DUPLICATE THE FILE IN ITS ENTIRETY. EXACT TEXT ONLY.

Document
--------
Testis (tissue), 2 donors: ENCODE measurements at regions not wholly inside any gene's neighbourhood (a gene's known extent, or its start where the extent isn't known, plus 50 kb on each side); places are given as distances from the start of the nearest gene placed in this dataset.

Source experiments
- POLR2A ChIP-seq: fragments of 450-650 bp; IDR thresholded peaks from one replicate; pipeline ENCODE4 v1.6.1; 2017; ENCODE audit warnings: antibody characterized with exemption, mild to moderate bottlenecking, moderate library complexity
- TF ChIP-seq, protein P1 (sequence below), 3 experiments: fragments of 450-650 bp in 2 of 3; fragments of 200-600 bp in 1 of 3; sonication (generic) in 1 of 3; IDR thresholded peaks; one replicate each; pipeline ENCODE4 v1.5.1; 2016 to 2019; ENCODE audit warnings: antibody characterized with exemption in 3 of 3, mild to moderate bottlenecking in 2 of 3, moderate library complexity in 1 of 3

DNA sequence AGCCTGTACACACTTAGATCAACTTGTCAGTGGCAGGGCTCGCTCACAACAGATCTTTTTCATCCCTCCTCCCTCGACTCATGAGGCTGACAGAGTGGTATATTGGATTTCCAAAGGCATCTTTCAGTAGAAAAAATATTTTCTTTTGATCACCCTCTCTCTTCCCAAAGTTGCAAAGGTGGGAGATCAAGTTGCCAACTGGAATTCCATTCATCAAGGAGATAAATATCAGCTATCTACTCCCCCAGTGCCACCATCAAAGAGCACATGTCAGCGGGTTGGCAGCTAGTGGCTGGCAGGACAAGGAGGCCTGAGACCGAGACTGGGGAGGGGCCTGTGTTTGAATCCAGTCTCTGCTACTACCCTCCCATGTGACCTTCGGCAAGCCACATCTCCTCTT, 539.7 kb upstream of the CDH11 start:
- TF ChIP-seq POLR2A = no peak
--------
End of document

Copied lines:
Testis (tissue), 2 donors: ENCODE measurements at regions not wholly inside any gene's neighbourhood (a gene's known extent, or its start where the extent isn't known, plus 50 kb on each side); places are given as distances from the start of the nearest gene placed in this dataset.

Source experiments
- POLR2A ChIP-seq: fragments of 450-650 bp; IDR thresholded peaks from one replicate; pipeline ENCODE4 v1.6.1; 2017; ENCODE audit warnings: antibody characterized with exemption, mild to moderate bottlenecking, moderate library complexity
- TF ChIP-seq, protein P1 (sequence below), 3 experiments: fragments of 450-650 bp in 2 of 3; fragments of 200-600 bp in 1 of 3; sonication (generic) in 1 of 3; IDR thresholded peaks; one replicate each; pipeline ENCODE4 v1.5.1; 2016 to 2019; ENCODE audit warnings: antibody characterized with exemption in 3 of 3, mild to moderate bottlenecking in 2 of 3, moderate library complexity in 1 of 3

DNA sequence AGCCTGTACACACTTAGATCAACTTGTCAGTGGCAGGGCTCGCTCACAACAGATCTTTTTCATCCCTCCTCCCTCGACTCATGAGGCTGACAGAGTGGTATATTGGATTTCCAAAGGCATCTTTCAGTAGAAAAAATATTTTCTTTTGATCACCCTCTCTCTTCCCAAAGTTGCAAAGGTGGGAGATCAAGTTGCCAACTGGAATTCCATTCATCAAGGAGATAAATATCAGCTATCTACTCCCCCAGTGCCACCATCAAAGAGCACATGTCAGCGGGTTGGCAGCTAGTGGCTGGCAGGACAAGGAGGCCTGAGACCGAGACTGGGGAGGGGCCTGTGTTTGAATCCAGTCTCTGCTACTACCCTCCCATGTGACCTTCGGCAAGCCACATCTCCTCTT, 539.7 kb upstream of the CDH11 start:
- TF ChIP-seq POLR2A = no peak